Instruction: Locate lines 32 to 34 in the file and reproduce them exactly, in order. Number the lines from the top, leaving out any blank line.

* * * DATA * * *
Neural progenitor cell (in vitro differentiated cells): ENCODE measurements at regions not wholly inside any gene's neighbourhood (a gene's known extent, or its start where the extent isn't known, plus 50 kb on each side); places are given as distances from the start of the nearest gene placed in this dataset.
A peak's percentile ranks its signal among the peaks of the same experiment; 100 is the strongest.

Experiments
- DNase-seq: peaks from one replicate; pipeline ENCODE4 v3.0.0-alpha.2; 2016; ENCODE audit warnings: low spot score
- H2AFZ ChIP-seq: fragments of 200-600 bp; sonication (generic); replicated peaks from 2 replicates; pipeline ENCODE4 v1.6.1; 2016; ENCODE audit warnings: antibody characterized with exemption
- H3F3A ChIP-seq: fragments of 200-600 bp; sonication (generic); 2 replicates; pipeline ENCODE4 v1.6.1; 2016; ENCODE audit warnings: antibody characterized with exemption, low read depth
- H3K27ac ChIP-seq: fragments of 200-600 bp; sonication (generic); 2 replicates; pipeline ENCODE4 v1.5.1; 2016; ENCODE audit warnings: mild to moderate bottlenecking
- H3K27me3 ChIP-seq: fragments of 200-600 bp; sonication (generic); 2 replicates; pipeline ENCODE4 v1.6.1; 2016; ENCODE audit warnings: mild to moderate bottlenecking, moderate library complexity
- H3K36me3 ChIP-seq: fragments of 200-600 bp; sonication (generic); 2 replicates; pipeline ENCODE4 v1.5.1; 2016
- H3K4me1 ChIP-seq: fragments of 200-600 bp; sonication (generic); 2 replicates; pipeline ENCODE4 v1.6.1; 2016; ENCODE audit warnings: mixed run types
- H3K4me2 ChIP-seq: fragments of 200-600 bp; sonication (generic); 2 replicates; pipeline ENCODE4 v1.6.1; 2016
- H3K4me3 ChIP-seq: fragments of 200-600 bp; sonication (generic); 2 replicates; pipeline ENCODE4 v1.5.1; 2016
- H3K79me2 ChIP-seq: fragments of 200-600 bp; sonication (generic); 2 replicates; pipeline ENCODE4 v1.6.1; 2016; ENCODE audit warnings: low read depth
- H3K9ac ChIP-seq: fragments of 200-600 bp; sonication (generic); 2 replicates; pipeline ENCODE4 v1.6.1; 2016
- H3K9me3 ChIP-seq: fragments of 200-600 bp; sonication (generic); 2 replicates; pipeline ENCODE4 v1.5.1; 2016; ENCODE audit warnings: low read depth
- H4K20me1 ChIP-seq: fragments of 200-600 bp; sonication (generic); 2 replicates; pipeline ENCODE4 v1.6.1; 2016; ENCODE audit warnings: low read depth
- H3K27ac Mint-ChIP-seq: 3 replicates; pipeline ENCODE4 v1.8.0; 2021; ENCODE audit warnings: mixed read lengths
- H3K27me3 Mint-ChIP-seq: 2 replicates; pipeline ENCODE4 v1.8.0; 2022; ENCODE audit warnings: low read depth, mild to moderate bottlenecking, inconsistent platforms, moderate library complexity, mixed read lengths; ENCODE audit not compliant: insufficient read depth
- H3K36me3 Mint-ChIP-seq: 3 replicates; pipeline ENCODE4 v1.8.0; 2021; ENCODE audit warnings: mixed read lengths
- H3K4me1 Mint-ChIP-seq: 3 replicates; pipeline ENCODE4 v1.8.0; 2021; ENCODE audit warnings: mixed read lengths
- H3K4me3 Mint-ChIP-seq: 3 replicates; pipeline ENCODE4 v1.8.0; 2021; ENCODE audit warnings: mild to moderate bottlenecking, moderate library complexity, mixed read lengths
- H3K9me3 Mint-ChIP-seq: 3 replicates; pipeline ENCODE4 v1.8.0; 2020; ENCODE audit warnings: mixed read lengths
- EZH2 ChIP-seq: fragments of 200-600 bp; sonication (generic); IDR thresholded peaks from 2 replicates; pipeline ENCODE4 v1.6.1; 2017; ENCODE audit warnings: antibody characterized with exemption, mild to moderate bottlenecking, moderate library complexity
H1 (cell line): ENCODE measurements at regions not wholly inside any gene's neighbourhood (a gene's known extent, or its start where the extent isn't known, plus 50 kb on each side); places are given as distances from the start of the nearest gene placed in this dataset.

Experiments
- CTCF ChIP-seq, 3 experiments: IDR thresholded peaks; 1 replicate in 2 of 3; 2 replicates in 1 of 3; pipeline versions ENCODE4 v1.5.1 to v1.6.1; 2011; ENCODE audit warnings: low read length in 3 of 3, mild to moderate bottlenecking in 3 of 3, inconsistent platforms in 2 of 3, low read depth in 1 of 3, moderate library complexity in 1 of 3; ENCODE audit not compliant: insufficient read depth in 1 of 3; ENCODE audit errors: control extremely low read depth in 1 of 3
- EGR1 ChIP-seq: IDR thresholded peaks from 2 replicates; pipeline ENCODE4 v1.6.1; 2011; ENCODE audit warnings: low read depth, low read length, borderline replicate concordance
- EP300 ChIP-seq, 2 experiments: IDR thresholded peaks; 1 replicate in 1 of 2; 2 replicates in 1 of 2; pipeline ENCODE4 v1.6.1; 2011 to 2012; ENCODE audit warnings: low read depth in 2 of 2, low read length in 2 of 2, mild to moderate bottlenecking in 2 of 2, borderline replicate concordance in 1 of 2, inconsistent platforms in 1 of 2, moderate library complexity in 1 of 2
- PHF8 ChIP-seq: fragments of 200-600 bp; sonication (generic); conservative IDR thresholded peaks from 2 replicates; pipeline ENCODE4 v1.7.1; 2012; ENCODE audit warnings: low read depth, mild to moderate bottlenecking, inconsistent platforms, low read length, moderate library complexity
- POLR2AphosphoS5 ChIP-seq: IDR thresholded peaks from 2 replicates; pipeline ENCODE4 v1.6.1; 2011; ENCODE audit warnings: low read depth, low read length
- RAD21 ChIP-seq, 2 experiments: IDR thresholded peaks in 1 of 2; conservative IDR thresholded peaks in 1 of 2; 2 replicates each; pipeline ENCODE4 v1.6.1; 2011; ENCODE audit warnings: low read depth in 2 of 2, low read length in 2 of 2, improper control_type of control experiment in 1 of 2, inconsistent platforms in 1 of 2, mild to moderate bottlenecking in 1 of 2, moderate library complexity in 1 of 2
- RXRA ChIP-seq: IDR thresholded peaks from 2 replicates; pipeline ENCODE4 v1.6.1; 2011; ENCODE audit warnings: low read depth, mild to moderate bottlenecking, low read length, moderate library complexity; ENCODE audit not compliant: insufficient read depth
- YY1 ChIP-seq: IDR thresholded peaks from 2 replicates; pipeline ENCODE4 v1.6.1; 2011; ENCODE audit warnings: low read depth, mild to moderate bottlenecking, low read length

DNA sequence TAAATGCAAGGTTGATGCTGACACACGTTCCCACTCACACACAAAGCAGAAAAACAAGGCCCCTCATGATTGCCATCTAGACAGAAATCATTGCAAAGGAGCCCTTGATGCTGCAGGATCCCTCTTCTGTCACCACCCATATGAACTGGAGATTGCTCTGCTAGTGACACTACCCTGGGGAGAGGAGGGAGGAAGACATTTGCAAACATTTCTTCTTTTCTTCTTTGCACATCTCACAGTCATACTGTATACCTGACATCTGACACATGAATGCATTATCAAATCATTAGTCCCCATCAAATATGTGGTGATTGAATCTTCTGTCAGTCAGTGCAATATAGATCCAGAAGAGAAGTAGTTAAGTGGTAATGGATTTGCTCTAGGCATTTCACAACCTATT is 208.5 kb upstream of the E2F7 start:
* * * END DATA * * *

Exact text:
- RXRA ChIP-seq: IDR thresholded peaks from 2 replicates; pipeline ENCODE4 v1.6.1; 2011; ENCODE audit warnings: low read depth, mild to moderate bottlenecking, low read length, moderate library complexity; ENCODE audit not compliant: insufficient read depth
- YY1 ChIP-seq: IDR thresholded peaks from 2 replicates; pipeline ENCODE4 v1.6.1; 2011; ENCODE audit warnings: low read depth, mild to moderate bottlenecking, low read length

DNA sequence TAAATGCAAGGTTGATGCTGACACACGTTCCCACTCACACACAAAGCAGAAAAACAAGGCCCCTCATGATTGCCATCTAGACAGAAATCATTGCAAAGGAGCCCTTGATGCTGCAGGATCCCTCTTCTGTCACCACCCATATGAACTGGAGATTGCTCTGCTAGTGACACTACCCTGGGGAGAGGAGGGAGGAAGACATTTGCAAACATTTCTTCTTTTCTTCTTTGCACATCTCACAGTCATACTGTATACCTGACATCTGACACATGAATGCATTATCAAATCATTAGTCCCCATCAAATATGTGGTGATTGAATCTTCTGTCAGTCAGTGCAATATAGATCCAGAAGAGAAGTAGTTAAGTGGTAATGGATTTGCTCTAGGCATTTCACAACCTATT is 208.5 kb upstream of the E2F7 start: